Although much work remains to be done, there is a great deal to be proud of.

One area of unquestioned economic success for Azerbaijan has been in the energy sector.  Caspian energy resources have not only enriched Azerbaijan, but also helped it play an important role in Europe.

The Southern Gas Corridor is not only an important project for Azerbaijan, it is also a key component to guaranteeing the political and energy security of Europe.  Just as the United States played a critical role in supporting the Baku-Tbilisi-Ceyhan pipeline in the late 1990s, we will continue to support the Azerbaijani government and its private sector partners to ensure the completion of the Southern Gas Corridor.

However, Azerbaijan’s leadership has recognized that even though oil and gas are important, the Azerbaijani economy needs to diversify away from its dependence on hydrocarbons.

We support the government’s stated goal to have multiple, sustainable sources of revenue; new opportunities for investment; and a creative, innovative cadre of entrepreneurs working in an open economy to boost economic growth and prosperity.  The U.S. can play an important role in this effort.

In support of these economic diversification efforts, the United States Agency for International Development – USAID – has invested resources and technical expertise in Azerbaijan’s farmers to accelerate agricultural sector growth.  USAID has also invested in youth and women to promote small business development and increase economic participation.

Next week, USAID is also sponsoring the first ever Illinois-Azerbaijan Agricultural Forum in Chicago, facilitating linkages and investment opportunities between American and Azerbaijani companies to further advance the sector.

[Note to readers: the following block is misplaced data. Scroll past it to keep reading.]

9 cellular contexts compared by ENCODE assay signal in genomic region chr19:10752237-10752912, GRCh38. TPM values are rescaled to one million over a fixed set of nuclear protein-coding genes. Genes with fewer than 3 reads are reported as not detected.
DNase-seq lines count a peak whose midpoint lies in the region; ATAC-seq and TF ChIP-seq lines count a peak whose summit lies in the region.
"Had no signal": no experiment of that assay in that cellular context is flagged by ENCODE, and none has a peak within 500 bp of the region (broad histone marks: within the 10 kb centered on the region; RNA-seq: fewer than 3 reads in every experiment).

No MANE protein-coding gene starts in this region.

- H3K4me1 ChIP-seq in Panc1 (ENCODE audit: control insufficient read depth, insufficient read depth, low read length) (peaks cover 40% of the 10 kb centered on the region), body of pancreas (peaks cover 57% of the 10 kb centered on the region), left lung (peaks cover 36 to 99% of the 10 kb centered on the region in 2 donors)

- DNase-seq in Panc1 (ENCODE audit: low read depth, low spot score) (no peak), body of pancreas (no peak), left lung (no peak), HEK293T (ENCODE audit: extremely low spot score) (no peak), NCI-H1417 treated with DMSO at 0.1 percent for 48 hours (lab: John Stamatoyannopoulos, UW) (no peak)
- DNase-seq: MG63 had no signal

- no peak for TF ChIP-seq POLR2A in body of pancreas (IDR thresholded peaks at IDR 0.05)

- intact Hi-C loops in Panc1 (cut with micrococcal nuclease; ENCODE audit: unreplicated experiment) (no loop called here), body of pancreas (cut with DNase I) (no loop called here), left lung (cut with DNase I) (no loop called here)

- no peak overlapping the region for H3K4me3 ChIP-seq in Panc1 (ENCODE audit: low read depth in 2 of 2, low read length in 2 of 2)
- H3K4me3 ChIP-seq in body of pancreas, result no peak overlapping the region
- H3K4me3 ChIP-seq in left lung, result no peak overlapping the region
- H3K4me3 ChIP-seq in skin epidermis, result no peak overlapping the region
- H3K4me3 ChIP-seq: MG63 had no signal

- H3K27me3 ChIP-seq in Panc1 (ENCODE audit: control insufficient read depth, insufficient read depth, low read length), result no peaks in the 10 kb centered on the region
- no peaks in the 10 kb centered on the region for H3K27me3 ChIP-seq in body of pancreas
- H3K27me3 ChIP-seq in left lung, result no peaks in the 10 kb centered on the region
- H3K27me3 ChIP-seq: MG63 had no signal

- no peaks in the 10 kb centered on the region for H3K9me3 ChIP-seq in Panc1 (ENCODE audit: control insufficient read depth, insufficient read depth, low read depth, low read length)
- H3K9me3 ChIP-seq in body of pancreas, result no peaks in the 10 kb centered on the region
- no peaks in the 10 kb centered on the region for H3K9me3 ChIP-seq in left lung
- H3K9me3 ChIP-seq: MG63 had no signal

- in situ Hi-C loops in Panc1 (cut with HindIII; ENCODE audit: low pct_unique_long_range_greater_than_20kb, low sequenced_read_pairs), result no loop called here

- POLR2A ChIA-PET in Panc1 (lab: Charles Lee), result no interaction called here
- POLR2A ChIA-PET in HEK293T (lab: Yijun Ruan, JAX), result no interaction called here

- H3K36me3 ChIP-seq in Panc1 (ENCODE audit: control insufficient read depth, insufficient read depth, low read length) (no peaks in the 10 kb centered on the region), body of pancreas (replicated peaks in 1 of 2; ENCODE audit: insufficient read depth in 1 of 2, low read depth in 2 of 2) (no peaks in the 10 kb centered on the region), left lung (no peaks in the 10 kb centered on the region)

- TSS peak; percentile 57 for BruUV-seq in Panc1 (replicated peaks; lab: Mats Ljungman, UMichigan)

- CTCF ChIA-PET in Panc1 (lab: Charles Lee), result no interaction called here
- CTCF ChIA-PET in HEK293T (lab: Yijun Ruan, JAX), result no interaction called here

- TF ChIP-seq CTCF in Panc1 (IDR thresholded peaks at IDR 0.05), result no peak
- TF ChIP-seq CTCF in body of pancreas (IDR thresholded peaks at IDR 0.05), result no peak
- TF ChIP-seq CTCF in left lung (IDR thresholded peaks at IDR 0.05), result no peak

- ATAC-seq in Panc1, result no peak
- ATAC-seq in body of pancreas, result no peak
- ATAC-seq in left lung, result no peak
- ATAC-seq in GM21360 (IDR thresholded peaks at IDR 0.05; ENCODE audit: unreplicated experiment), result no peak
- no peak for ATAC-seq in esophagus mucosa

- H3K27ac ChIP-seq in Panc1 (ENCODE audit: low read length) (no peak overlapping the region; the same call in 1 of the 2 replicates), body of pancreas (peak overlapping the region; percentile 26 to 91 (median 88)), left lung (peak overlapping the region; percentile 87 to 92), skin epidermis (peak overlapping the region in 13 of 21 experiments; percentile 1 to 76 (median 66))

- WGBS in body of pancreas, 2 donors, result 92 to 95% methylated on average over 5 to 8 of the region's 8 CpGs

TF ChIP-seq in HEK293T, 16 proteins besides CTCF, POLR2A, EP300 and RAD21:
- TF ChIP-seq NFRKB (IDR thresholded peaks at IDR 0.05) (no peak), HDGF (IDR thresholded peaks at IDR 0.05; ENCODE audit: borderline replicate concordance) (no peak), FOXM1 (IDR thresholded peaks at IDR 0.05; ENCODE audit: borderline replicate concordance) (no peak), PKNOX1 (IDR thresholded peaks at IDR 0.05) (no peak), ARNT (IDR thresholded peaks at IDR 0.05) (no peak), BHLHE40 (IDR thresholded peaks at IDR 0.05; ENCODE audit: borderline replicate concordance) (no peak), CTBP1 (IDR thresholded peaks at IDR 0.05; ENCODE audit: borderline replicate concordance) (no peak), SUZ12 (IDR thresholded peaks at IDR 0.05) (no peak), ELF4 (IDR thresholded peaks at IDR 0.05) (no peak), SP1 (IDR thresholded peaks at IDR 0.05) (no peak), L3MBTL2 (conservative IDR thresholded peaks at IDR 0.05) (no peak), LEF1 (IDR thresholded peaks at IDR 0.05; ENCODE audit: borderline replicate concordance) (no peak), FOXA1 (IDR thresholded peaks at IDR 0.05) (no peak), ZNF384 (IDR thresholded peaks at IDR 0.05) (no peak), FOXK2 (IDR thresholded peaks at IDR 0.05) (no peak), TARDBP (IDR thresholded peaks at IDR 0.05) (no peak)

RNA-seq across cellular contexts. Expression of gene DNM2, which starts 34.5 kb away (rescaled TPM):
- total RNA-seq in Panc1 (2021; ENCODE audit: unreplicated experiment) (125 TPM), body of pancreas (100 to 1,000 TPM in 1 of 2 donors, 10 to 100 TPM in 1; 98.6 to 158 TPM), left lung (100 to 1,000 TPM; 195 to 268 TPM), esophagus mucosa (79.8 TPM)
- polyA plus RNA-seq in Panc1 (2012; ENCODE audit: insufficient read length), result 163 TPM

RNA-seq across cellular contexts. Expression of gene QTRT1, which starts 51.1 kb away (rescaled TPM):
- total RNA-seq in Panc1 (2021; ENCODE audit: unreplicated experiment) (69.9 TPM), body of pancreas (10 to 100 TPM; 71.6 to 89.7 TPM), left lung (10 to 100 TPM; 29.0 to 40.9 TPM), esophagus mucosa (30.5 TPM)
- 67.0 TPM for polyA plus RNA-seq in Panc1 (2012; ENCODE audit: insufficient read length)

This forum will be attended by the Minister of Agriculture and senior members of the Azerbaijani government.  AmCham’s support of the Forum has been instrumental. We hope that this collaboration between USAID and AmCham will result in future events such as this and further the economic relationship between our countries, and the partnership between USAID and AmCham.

We are encouraged by the significant steps the government has taken to reform the State Customs Committee, the tax system, and the delivery of government services through the ASAN service centers.  These reforms send an important signal that Azerbaijan is interested in creating a welcoming and attractive investment climate.

AmCham has played an important part in this process.  Your biennial White Paper has proven to be an excellent way for the business community to have an open dialogue with the government.  That conversation has been fruitful, and I believe it will continue to be so in the future.  And you can count on the continued support of the U.S. Embassy for AmCham.

These positive steps, however, are just the first in a journey that must continue.

The global economy is large, and it is very competitive.  Every country in the world is fighting to attract foreign investment and to develop industries that create jobs and exports.

When making investment decisions, U.S. companies compare Azerbaijan with other potential destinations.  They look at the size, health, and transparency of the domestic market.   They look at the quality of the labor pool.  They look at the regulatory and tax regimes.  And they look at the predictability of the legal environment.